A key business driver is an indicator that has a major impact on the performance of your specific business. The secret to success is identifying essential ones that:
- Are measurable
- Can be compared to a standard (budget, last year’s figures, or an industry average)
- Can be acted upon
Sales may be easy to monitor, but sales may not be the true driver for your business. It could be a number of sales calls made, your follow-up service campaign, or the traffic that hits your website. These are the drivers that help generate sales.
The range of business drivers varies from business to business.
- Sales lead in a service business
- Sales per square foot in a retail store
- Machine downtime (or efficiency) in manufacturing
- First time fix in a maintenance business
Competitors may use different drivers to improve their performance.
Costs, like sales, should be tracked in every business. Focus on the variable costs (material, labor) and what causes them to fluctuate. If you have a service business, concentrate on who is making you money and who isn’t.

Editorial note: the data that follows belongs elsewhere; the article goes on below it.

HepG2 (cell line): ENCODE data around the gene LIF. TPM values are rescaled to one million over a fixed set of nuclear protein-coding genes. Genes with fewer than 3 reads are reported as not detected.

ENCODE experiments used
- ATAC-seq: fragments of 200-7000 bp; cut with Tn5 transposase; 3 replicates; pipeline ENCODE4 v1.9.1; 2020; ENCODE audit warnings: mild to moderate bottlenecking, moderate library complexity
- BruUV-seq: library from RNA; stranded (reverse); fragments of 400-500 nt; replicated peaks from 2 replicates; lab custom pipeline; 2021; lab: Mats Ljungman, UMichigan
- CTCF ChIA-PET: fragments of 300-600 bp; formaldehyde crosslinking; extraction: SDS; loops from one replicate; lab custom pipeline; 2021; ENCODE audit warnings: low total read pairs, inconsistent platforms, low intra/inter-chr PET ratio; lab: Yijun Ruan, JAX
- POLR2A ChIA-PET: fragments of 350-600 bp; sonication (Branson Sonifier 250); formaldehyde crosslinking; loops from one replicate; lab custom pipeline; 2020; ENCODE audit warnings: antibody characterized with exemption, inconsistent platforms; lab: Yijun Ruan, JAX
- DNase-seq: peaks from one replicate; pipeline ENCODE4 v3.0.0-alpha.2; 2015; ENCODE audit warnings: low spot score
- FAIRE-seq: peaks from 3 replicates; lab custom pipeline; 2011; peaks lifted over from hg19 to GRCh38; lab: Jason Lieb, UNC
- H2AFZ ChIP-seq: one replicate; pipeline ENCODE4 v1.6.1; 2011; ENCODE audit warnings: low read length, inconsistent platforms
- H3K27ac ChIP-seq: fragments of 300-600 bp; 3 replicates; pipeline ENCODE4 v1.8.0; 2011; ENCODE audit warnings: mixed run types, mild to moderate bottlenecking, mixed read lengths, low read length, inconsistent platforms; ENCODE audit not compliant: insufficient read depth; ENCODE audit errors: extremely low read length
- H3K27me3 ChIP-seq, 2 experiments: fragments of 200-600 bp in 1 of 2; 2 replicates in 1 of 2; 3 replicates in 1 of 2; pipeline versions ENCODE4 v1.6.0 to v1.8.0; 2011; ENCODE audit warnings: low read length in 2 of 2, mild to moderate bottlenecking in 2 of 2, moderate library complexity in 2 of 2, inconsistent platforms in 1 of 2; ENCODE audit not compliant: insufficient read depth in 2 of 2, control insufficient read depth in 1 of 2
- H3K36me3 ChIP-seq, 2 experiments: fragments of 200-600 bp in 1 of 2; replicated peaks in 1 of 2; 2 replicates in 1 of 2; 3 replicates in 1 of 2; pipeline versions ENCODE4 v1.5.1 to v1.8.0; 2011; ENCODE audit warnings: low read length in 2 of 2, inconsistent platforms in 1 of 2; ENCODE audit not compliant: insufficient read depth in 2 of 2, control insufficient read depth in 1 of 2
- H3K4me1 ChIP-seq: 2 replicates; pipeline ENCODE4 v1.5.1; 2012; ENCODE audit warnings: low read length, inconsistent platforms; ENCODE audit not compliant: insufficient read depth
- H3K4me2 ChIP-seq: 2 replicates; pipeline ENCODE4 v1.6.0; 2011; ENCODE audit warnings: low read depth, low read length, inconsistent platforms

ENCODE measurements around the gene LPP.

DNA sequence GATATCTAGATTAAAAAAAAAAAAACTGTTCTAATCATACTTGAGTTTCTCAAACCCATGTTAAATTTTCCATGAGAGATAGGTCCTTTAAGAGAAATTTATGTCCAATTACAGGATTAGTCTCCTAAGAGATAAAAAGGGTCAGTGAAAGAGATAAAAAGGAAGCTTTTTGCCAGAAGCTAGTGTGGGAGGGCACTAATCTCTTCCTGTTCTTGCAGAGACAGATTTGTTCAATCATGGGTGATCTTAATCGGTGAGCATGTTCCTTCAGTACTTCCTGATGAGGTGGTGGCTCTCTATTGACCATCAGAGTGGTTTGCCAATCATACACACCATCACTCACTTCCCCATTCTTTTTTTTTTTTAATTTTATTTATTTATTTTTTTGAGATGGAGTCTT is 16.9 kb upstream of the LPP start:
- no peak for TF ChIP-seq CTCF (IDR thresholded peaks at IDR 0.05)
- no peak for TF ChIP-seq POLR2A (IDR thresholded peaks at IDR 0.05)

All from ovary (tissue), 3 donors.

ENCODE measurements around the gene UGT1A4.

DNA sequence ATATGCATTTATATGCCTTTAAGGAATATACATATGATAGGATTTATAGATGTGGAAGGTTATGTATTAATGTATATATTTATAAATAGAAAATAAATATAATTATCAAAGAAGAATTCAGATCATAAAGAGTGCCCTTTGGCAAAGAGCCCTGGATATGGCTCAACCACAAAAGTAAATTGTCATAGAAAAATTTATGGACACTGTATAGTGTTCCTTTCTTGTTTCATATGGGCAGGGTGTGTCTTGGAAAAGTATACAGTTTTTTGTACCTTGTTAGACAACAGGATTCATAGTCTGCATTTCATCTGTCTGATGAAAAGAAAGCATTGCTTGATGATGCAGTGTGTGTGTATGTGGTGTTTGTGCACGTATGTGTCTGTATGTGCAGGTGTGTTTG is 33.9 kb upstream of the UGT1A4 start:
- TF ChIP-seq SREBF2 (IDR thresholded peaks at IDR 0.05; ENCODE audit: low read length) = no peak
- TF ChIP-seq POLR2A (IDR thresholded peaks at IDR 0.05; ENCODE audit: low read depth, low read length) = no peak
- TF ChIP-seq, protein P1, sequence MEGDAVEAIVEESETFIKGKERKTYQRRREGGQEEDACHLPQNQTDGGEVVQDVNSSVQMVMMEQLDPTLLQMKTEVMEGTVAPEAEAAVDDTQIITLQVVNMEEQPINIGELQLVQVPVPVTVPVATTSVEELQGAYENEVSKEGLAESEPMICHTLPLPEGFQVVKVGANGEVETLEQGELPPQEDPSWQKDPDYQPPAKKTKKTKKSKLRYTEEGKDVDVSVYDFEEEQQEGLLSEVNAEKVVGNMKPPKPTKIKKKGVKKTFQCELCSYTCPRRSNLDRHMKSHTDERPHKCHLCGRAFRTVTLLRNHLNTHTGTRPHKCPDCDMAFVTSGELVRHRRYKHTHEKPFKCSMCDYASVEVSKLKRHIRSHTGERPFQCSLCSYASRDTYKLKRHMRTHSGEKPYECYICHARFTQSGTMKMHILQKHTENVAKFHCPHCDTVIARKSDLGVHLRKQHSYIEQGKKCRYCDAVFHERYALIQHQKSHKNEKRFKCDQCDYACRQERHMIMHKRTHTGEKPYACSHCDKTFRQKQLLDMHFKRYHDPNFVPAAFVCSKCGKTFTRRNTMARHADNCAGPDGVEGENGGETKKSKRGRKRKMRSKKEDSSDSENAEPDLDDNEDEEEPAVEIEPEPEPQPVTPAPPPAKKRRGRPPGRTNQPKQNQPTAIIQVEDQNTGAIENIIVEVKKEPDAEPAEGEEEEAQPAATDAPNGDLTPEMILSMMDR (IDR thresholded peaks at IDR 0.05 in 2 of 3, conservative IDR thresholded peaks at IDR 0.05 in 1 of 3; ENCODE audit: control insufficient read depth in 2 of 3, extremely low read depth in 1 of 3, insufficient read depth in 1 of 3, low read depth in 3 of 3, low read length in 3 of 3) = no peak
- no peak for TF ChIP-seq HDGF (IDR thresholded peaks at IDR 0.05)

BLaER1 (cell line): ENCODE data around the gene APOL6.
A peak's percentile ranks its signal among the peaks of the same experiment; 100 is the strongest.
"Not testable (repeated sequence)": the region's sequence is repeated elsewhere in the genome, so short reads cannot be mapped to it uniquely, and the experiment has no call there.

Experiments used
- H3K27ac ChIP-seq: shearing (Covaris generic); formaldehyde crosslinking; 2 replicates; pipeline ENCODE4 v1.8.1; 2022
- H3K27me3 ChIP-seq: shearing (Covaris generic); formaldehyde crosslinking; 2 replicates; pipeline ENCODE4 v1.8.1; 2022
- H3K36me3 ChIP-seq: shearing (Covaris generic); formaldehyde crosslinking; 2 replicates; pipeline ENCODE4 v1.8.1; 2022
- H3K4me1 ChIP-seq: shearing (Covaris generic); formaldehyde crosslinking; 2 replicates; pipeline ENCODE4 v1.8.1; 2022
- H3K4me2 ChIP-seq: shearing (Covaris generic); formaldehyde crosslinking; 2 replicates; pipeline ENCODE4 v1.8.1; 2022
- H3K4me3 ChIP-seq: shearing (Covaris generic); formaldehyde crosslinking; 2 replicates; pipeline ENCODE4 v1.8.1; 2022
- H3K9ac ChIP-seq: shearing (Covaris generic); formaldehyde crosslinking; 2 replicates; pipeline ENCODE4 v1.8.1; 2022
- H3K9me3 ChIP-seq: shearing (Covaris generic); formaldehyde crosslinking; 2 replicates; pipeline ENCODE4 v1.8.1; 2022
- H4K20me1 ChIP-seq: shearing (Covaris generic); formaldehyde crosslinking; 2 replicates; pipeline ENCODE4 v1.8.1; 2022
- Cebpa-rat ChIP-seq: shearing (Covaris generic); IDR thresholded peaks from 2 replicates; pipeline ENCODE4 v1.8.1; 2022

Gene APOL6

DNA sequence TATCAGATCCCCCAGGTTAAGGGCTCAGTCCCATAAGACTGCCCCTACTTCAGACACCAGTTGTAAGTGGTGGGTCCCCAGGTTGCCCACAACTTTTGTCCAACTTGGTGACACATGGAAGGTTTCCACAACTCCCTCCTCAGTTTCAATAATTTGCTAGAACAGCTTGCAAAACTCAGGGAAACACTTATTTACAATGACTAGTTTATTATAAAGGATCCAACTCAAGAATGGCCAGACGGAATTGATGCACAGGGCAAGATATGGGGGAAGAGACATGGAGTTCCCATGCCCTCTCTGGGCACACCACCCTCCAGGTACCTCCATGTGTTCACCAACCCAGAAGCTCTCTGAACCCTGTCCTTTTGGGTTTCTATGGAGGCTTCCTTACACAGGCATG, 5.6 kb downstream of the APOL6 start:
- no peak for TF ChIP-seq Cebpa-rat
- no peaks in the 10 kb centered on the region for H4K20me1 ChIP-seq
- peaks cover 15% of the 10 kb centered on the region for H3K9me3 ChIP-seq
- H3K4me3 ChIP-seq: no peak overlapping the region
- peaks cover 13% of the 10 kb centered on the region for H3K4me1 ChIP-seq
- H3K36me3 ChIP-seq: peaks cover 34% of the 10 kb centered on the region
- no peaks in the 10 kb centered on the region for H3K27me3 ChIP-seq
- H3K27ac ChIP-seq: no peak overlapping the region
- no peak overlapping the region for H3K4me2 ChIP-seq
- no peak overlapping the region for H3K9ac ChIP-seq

Working capital is cash in the bank you need to pay bills. To ensure you have an adequate cushion, calculate how much extra capital is needed to fund each extra 10% increase in sales.
Overdue receivables are a sign all is not well, especially if any of your customers are likely to default. In today’s uncertain business environment, it’s smart to pay attention to which customers are 30, 60, and 90-days overdue. Take prompt action when any lag.
A service business had disappointing sales for months until the owner realized that “hours sold per consultant” was the key driver. Once that was monitored, it became crystal clear which employees were earning their keep.
Finding the correct key drivers can be more art than science but keep at it. When you have correctly identified them, you’ll be able to monitor, adjust, and move confidently into the future.
The road is easier together,